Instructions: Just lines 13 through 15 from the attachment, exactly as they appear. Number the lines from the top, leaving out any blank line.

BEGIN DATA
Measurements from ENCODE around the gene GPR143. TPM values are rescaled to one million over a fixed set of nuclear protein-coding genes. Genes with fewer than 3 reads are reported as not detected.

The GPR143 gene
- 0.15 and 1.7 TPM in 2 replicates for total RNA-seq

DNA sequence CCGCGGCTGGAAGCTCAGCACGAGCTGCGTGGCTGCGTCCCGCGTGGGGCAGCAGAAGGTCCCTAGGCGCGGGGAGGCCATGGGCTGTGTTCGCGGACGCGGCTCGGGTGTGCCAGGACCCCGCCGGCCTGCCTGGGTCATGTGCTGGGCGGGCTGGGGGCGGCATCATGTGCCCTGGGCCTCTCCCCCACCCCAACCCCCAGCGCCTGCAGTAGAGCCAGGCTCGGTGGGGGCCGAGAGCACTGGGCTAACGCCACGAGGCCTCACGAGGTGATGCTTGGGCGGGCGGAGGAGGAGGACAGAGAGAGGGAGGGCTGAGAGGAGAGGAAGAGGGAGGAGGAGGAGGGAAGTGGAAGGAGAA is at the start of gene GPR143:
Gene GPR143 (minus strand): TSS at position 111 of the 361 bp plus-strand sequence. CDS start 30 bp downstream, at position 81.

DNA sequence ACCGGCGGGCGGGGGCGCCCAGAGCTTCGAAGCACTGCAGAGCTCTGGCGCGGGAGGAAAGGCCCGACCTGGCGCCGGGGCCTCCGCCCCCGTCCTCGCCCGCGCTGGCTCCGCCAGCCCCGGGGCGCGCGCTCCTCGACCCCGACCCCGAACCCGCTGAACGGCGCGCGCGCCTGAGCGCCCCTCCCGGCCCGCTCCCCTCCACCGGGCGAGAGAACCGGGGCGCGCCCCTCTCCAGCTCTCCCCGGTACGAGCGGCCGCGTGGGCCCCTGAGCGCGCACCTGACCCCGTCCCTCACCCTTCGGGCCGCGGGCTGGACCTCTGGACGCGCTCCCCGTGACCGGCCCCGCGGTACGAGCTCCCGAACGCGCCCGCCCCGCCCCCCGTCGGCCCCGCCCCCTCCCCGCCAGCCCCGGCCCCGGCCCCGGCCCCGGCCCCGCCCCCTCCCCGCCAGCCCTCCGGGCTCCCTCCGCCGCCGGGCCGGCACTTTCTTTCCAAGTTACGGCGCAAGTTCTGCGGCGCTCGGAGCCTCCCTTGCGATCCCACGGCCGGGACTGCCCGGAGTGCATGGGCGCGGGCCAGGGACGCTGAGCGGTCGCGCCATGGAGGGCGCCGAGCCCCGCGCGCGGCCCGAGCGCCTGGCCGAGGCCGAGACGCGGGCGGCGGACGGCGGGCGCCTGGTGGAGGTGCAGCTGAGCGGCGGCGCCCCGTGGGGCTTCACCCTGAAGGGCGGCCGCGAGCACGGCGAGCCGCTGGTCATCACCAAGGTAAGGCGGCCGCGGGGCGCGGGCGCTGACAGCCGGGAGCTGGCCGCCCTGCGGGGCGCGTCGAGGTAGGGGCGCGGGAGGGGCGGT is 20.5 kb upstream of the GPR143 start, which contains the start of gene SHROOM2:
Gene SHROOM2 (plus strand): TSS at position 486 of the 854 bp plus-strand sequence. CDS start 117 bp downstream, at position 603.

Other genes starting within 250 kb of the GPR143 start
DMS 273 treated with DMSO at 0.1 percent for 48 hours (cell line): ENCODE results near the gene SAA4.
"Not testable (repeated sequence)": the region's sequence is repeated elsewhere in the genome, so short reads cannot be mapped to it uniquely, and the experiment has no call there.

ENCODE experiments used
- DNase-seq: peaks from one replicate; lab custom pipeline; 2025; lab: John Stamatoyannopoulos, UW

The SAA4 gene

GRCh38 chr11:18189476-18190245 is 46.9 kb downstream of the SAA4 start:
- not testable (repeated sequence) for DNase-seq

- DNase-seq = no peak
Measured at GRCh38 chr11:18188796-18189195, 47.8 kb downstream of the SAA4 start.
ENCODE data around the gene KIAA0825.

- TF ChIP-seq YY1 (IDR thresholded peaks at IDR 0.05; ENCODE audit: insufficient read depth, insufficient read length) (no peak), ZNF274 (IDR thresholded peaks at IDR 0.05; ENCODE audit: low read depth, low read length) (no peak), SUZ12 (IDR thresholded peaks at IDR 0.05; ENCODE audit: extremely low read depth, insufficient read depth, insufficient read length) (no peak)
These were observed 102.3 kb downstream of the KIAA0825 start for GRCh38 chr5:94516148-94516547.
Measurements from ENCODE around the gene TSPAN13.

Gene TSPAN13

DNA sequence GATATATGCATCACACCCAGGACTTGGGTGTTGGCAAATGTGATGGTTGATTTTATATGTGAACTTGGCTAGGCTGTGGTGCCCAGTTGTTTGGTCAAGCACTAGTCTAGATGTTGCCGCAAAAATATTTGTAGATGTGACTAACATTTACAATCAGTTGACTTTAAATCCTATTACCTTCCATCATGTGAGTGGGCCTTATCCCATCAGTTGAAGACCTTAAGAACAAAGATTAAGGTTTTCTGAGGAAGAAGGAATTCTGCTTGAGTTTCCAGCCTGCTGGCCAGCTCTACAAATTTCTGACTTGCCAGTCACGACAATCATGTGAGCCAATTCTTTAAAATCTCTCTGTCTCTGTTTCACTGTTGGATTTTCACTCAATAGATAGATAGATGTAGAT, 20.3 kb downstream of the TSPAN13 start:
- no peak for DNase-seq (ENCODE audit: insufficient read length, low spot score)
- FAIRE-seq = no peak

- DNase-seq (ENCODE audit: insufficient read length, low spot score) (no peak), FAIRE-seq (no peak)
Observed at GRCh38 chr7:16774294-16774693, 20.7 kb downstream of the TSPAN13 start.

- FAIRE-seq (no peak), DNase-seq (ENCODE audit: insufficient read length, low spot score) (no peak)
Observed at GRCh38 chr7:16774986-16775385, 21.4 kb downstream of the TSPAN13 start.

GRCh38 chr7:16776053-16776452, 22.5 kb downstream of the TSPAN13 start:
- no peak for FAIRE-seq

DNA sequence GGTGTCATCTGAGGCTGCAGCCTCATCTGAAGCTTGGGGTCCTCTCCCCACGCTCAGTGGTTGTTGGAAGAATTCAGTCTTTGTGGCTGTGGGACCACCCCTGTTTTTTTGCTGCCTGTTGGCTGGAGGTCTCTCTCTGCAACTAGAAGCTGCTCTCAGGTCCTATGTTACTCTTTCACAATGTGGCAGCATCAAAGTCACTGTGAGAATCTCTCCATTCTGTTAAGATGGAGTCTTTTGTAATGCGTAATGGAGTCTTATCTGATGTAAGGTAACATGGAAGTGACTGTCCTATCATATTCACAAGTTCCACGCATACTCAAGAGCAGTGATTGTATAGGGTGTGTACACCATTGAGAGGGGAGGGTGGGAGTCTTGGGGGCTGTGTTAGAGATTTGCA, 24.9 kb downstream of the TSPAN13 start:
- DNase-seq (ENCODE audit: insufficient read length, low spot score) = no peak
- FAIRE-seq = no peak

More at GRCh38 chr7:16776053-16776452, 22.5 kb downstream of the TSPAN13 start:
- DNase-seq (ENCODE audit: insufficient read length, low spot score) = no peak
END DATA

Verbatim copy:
The SAA4 gene

GRCh38 chr11:18189476-18190245 is 46.9 kb downstream of the SAA4 start:
- not testable (repeated sequence) for DNase-seq